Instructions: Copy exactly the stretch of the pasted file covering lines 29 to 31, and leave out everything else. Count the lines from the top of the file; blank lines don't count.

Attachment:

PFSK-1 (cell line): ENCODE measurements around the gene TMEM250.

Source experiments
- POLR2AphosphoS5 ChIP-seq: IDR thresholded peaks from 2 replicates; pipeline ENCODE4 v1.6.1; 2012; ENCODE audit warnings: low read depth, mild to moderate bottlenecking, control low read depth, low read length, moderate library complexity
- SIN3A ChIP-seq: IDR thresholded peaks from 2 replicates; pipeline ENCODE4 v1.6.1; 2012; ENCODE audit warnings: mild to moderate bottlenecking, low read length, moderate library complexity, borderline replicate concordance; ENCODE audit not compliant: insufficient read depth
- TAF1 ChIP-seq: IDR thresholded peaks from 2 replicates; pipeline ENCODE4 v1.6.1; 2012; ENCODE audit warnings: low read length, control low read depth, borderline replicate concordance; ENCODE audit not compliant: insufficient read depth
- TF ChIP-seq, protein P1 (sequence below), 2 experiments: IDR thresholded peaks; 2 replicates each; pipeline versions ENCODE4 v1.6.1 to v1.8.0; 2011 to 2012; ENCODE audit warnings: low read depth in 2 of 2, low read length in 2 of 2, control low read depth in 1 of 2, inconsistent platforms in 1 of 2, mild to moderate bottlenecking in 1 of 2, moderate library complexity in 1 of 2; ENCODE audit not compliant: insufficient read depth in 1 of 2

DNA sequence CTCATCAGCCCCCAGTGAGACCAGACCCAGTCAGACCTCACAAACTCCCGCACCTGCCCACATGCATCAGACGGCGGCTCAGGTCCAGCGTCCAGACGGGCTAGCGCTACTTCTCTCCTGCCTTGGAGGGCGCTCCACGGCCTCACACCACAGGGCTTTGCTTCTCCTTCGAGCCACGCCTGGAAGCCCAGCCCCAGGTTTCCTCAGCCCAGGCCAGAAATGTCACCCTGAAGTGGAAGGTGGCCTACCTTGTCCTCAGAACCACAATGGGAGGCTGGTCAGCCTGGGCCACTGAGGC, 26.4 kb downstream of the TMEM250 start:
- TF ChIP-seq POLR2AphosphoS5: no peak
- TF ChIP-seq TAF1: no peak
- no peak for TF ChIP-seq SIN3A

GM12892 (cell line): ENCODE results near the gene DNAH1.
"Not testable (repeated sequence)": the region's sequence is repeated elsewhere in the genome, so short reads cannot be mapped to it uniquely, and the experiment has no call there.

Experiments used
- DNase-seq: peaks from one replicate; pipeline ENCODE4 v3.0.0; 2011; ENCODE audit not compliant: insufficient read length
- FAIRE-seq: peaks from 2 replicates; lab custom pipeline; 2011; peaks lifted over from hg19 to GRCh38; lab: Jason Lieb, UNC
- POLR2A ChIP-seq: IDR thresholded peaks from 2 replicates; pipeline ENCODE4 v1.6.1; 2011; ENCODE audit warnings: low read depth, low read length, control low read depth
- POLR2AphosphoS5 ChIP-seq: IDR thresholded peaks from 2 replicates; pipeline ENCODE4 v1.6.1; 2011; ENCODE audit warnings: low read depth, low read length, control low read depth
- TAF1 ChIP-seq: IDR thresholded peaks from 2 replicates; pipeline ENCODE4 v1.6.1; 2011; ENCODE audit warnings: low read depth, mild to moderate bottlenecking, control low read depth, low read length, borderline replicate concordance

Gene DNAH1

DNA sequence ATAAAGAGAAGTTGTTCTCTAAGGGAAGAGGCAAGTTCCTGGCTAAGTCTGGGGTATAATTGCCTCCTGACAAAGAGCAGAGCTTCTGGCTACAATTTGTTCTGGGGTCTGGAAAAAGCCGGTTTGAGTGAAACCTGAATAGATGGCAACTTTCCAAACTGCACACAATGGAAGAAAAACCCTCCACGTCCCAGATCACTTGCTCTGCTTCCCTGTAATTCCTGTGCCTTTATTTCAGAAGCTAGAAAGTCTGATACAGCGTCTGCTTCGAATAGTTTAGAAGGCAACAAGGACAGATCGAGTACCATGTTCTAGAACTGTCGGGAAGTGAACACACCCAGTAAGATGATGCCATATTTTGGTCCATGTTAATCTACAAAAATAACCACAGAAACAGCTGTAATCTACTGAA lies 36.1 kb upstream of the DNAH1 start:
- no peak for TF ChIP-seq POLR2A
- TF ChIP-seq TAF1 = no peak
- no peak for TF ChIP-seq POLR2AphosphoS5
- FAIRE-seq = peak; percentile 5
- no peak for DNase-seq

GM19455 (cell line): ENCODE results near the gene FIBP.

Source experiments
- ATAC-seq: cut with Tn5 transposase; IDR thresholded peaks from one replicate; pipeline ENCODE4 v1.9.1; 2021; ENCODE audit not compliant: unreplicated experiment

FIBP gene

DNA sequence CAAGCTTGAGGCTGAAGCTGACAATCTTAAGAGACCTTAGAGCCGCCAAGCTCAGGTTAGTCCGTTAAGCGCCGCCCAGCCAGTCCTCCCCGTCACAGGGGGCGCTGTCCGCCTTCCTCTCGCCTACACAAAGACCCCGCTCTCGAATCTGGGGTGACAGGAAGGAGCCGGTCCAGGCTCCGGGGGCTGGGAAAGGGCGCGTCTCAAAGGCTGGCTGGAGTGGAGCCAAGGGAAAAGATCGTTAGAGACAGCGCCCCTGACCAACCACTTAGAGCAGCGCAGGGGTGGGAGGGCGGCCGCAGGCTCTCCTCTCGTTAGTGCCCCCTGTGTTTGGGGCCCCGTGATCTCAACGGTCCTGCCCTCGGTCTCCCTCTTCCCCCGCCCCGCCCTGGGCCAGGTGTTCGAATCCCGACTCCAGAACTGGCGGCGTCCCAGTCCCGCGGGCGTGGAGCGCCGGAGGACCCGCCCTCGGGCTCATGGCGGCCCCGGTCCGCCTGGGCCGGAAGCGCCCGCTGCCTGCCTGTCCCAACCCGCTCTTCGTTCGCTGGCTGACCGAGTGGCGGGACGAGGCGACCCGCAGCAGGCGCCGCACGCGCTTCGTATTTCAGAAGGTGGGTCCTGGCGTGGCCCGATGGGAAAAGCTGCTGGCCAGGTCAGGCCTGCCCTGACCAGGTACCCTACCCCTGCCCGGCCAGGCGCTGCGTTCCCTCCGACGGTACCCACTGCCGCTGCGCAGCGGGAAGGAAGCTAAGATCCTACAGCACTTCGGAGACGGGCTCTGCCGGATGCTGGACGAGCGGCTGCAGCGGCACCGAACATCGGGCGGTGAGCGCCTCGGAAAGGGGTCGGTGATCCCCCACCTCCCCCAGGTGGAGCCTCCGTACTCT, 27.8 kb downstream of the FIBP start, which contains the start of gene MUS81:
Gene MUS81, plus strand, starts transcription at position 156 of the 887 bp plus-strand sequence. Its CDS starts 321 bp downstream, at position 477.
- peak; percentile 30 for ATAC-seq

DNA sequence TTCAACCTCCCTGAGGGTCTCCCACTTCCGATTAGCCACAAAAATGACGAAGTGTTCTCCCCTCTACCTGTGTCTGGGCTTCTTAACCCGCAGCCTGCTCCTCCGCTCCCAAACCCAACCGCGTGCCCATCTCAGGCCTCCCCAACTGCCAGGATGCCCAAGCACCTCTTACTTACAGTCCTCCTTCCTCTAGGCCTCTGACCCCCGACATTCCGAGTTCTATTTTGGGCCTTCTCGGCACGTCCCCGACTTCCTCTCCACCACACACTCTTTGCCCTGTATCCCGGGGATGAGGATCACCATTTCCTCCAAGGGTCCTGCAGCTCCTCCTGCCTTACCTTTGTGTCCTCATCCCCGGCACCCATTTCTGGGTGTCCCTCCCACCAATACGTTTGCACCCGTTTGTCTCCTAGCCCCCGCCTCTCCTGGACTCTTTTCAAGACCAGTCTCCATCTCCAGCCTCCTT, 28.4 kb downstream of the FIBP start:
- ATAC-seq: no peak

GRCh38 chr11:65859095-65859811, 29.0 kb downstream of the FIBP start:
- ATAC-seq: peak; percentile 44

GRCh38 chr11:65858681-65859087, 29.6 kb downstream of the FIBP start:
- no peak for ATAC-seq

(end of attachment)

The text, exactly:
FIBP gene

DNA sequence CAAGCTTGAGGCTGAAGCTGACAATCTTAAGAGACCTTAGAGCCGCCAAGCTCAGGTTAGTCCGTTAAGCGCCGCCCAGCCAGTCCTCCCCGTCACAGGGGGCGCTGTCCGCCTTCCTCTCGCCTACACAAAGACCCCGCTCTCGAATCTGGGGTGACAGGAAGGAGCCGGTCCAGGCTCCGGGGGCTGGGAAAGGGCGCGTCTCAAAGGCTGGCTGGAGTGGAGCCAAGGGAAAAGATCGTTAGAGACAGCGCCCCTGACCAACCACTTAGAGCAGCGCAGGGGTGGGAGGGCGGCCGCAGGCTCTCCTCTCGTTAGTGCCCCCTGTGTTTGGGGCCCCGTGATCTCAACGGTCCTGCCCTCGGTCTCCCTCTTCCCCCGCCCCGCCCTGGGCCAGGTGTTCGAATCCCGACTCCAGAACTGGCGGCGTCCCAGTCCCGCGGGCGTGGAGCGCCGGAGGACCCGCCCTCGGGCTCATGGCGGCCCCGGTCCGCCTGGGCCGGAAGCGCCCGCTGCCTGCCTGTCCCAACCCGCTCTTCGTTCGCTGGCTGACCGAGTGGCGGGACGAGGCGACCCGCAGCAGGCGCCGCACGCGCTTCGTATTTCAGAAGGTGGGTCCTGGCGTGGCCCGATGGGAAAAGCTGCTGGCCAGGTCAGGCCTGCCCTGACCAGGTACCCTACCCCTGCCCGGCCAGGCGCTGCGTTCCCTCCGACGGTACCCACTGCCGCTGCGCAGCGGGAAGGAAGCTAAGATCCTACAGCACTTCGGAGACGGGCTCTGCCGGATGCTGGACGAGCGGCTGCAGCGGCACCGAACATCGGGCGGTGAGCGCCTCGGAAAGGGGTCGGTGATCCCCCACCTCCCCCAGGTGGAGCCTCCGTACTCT, 27.8 kb downstream of the FIBP start, which contains the start of gene MUS81:
Gene MUS81, plus strand, starts transcription at position 156 of the 887 bp plus-strand sequence. Its CDS starts 321 bp downstream, at position 477.